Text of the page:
We interrupt birther coverage to focus our attention on something else in another part of the country. Namely, the doings in Nevada now that Sen. John Ensign (R) has finally opted to resign rather than continue to sully the world’s most deliberative body — not to mention his constituents — with further revelations stemming from an ethics investigation into his sordid affair with a staffer. But that’s not my focus.
The Ensign resignation set off a series of dominoes that highlights a quirk in our electoral system that allows someone to assume a Senate seat without a single vote being cast.
Okay, the 17th Amendment to the Constitution gives governors the right to fill Senate vacancies. That gave Nevada Gov. Brian Sandoval (R) the opportunity to appoint fellow Republican Rep. Dean Heller to the seat Ensign will vacate on May 3. Ensign had already announced he wouldn’t seek reelection next year, and Heller had already announced he would run for the open seat. Now, Heller will run with a major leg up provided by the power of incumbency.
We’ve seen this movie before — in Illinois, Delaware, New York, Colorado and Florida. A Post editorialexplains why “voters, not self-interested politicians trying to game the process for their own benefit, should decide who will represent the electorate in Washington.”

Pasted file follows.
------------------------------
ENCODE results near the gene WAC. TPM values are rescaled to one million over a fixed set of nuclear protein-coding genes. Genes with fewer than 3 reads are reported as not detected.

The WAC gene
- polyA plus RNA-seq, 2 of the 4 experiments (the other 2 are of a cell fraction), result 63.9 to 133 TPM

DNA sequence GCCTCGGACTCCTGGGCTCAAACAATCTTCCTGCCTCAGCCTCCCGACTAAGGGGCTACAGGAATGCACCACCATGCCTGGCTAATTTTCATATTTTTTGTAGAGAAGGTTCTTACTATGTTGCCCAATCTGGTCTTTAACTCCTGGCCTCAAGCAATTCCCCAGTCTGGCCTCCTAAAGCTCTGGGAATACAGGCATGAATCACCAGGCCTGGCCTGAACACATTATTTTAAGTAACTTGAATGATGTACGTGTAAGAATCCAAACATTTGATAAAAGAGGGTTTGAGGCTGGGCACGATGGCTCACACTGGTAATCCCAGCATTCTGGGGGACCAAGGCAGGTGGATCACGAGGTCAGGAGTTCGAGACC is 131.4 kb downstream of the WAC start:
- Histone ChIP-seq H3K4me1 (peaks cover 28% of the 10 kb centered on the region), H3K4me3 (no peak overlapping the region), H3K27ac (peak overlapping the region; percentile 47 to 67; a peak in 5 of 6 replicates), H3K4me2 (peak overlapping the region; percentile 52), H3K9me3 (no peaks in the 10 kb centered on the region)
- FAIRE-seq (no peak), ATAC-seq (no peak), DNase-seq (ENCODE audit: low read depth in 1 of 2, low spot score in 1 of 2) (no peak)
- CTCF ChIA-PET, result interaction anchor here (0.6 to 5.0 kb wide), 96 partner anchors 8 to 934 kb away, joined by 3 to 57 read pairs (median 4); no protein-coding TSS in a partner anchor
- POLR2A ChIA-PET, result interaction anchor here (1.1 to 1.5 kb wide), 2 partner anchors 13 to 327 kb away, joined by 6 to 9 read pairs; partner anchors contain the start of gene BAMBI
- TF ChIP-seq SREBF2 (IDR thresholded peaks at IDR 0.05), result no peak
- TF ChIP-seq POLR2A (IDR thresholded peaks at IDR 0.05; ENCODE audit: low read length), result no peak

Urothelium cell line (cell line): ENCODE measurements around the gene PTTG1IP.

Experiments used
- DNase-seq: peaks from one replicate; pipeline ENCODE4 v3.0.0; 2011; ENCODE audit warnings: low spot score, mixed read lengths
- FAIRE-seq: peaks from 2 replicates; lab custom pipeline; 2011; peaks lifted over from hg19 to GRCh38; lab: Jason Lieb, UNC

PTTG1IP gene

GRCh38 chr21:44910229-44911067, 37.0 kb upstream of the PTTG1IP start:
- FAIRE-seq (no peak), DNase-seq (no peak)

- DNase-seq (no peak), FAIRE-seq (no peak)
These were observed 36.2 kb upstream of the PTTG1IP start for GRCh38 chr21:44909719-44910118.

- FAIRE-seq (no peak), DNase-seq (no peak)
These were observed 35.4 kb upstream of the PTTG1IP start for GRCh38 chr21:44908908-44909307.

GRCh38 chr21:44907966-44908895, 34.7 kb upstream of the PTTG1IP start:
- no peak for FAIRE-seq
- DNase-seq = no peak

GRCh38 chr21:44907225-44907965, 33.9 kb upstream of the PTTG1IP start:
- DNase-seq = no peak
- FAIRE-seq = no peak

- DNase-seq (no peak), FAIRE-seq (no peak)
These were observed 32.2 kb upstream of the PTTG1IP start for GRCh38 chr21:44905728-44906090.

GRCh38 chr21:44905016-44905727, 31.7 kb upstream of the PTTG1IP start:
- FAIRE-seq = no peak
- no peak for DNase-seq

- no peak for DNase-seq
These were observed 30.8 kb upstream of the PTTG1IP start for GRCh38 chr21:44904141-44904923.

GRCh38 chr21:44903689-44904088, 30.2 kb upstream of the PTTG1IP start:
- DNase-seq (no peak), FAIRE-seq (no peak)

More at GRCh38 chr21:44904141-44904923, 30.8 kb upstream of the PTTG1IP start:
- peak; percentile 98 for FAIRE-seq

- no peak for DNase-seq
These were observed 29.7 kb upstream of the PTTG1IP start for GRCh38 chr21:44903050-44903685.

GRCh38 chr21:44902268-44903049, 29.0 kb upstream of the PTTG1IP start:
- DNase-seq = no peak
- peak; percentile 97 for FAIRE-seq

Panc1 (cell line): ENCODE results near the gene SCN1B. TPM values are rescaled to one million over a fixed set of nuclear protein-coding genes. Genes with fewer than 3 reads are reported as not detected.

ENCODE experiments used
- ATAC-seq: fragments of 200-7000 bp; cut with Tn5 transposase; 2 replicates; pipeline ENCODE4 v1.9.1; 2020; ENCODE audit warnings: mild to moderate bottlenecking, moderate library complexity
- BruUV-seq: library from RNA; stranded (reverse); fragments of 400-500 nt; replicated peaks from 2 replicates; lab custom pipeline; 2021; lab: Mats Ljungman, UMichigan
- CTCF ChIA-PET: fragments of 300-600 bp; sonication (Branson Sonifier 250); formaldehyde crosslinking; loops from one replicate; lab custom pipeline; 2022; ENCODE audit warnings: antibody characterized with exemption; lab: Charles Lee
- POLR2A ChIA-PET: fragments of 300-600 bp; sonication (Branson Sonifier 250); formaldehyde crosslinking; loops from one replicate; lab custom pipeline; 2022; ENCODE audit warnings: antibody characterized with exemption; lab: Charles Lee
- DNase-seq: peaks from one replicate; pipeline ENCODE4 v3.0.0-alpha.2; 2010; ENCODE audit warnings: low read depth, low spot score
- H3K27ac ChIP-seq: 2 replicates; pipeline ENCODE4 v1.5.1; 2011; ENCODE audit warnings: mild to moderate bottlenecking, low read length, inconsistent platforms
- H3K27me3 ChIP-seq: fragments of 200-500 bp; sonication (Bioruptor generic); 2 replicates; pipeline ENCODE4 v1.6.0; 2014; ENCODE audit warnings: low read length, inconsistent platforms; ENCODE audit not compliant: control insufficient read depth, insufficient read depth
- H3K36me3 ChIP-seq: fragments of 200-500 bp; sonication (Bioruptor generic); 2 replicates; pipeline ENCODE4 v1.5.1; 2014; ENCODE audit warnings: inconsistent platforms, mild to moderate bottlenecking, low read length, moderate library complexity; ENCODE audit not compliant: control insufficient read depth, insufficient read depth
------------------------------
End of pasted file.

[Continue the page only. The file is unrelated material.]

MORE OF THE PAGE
Former Sen. Russ Feingold (D-Wis.) and Rep. Aaron Schock (R-Ill.)offered plans to change this in the last Congress. Feingold proposed a constitutional amendment to fix the 17th that would permit special elections for Senate vacancies. A time-consuming process that would take years with no guarantee of success. Schock (R-Ill.) proposed a legislative remedy that would require a special election within 90 days of a vacancy. It allowed for gubernatorial appointment with the selected person required to stand in that special election. There are questions of constitutionality with this approach.
Not that any of this matters right now. There’s been no movement. Feingold lost reelection. Schock has not done much on this since he testified before a joint Senate-House Judiciary Subcommittee Hearing on Senate Vacancies in March 2010.
But what of Heller’s seat, you’re wondering. Right?
On this question, the Constitution is clear. A special election must be held to fill a vacant seat in the House of Representatives. In Nevada, that will come within 180 days. That means Sharron Angle has another chance to persuade Nevadans to entrust her with power. But at least voters in Nevada’s 2nd congressional district will get a say in who represents them in Washington.